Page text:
“Typical spear-phishing attacks are delivered with a malicious attachment or a hyperlink directing to a duplicitous website intended to capture user data. In most cases, attachments are embedded with an executable payload, allowing attackers an easy method to gain remote access when a user downloads and opens such a file” Lee said.
Hackers, he added, “will weaponize the email with an attachment. Someone may be talking about a candidate and say, ‘can you review this article about this person’s social history?’ [The recipient] opens up the email, it’s a Word doc or PDF, it looks benign, but guess what? The payload has executed and your system is now compromised, [allowing] arbitrary commands to run on the user’s machine.”
That gives a hacker lateral movement in an organization’s network. “And lateral movement is really the idea. The attacker wants to acquire certain target machines. They want to get to the mail server or the main directory server that houses everyone’s credentials or they could use credentials to log into the email server as a legitimate privileged user and then they can extract every email on that server,” said Lee. “That information can now be used to blackmail that individual or employee.”
Lee said there’s been an uptick in cybercrime — data thefts, email hacking or Denial of Service (Dos) attacks — and that it’s coming from inside and outside the United States. He recommends campaigns, or their IT departments, look for secure configuration guidance from the Center for Internet Security, a non-profit focused on global Internet security, or consider hiring an outside expert to assess their vulnerabilities.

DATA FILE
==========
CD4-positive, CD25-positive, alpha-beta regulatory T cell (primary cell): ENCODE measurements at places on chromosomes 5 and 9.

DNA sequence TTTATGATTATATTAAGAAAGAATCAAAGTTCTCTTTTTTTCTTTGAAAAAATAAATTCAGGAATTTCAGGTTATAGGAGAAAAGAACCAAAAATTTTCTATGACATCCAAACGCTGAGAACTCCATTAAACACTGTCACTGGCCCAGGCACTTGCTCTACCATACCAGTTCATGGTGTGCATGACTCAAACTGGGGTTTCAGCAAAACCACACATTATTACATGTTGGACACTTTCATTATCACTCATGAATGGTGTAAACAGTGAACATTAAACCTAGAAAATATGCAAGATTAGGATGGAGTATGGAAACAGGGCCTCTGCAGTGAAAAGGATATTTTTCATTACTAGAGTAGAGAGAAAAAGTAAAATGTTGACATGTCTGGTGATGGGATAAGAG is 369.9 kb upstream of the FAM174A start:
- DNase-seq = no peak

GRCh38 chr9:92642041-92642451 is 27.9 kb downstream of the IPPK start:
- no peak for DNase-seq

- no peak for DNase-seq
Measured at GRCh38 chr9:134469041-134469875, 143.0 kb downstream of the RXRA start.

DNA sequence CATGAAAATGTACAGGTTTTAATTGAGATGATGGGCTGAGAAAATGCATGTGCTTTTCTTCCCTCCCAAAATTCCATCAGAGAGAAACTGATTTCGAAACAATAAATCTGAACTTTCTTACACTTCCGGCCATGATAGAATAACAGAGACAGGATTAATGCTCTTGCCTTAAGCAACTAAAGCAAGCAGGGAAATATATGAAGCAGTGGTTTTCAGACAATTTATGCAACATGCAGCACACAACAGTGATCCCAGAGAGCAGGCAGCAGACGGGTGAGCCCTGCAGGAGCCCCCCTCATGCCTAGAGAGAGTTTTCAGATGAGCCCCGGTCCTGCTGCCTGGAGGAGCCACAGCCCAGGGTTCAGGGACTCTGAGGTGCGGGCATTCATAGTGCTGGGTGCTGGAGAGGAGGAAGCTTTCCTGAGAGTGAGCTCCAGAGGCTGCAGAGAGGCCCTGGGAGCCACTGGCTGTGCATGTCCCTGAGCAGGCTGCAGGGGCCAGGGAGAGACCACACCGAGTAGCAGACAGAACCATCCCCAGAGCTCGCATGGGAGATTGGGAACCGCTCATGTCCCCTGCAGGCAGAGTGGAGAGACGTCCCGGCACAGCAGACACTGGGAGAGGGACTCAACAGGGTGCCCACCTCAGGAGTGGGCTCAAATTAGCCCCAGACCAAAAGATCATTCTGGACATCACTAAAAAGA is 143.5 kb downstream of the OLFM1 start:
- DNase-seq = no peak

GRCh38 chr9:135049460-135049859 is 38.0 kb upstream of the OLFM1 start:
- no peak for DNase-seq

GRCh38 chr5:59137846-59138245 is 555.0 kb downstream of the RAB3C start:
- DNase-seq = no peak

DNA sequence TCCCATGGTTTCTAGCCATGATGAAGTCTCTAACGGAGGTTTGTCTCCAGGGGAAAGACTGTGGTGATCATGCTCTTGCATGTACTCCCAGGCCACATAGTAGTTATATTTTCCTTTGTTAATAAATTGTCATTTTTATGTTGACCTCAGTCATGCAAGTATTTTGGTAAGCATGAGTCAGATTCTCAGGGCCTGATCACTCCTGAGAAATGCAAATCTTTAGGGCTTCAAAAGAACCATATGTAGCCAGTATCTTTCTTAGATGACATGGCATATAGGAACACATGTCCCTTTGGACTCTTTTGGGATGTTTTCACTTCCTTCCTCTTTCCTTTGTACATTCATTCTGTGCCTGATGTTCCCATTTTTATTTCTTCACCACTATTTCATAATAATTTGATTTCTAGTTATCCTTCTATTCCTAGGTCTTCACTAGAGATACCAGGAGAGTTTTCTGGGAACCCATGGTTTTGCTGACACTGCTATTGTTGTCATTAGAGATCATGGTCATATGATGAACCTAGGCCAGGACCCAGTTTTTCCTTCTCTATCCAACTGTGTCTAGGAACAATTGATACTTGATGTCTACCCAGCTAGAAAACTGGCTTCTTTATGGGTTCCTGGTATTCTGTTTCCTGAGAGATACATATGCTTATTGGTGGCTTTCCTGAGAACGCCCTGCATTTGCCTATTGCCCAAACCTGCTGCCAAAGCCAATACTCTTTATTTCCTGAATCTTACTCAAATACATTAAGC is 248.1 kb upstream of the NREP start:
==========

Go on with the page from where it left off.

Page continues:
Some candidates are aware of the risk, said Vincent Harris, a digital consulting working with Rand Paul’s presidential effort.
“Security is a very real worry,” Harris said in an email. “[Campaigns] need to ensure they've created multi-device authentication on databases and emails, that passwords are unique and protected, and that information isn't easily accessible. On the Paul campaign we've hired a chief technology office in part to help us beef up the security apparatus of our systems infrastructure.”
Scott Goodstein, CEO of Revolution Messaging, said he’s glad the issue is getting more attention in the industry.
“We are one of the few creative agencies out there that has our own security protections in-house,” he said in an email. “Sure our clients pay a little more, but they sleep better at night knowing that their online efforts are being monitored.”
While the worst fear of many candidates is a career-ending cascade of emails getting into the public domain, even a small breach can be embarrassing. For instance, Hammersmith noted that a national client recently came to the firm after the client's WordPress website was hacked and the page used to advertise Cialis and Viagra sales.
“That website wasn’t being monitored or maintained so that allowed the hackers to use an off-the-shelf exploit to get in and change the content,” Hammersmith said. “That’s easily preventable if you have the right protections.”